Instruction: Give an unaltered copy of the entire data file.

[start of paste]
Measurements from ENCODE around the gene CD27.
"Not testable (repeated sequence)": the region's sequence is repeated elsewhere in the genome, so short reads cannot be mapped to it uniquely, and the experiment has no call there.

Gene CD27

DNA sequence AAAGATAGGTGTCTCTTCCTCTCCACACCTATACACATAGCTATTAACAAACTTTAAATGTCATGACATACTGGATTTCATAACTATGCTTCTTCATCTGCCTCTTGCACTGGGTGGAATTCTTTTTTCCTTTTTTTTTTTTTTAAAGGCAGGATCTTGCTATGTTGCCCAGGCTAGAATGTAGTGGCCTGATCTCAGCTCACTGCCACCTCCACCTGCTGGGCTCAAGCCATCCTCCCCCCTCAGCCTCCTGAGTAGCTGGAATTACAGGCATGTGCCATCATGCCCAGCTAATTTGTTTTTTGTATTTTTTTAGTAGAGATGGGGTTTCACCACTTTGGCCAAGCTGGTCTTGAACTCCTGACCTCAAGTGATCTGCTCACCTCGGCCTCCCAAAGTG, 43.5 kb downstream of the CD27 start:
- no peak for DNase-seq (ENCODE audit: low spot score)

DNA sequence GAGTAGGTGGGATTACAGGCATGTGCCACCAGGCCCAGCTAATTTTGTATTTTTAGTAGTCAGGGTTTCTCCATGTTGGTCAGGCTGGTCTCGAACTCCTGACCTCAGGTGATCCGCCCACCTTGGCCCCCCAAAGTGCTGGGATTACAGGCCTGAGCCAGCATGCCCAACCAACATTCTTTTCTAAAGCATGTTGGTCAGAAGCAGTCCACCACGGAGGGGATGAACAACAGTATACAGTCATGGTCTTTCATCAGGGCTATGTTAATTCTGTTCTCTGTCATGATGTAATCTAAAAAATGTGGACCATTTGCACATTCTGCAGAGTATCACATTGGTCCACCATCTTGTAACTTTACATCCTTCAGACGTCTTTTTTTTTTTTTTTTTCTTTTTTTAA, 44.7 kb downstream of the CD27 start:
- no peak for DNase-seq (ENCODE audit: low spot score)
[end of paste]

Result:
Measurements from ENCODE around the gene CD27.
"Not testable (repeated sequence)": the region's sequence is repeated elsewhere in the genome, so short reads cannot be mapped to it uniquely, and the experiment has no call there.

Gene CD27

DNA sequence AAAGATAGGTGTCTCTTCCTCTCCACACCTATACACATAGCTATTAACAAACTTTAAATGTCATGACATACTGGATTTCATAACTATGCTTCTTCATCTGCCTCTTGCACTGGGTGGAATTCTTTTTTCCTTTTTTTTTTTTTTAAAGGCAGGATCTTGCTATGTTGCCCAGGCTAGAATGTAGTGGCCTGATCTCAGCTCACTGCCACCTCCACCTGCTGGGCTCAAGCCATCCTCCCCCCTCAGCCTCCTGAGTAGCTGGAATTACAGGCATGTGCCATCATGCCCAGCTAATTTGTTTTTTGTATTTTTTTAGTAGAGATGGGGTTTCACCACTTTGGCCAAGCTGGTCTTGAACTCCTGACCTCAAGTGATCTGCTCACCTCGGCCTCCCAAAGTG, 43.5 kb downstream of the CD27 start:
- no peak for DNase-seq (ENCODE audit: low spot score)

DNA sequence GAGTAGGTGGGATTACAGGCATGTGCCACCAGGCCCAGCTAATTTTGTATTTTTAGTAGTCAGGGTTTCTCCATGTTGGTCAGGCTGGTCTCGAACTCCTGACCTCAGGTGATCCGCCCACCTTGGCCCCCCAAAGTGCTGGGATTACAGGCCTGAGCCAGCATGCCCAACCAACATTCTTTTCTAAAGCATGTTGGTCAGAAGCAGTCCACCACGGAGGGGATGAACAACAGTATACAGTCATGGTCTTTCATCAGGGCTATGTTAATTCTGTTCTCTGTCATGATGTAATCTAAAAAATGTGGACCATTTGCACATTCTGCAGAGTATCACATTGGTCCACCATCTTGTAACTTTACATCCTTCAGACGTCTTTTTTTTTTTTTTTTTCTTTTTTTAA, 44.7 kb downstream of the CD27 start:
- no peak for DNase-seq (ENCODE audit: low spot score)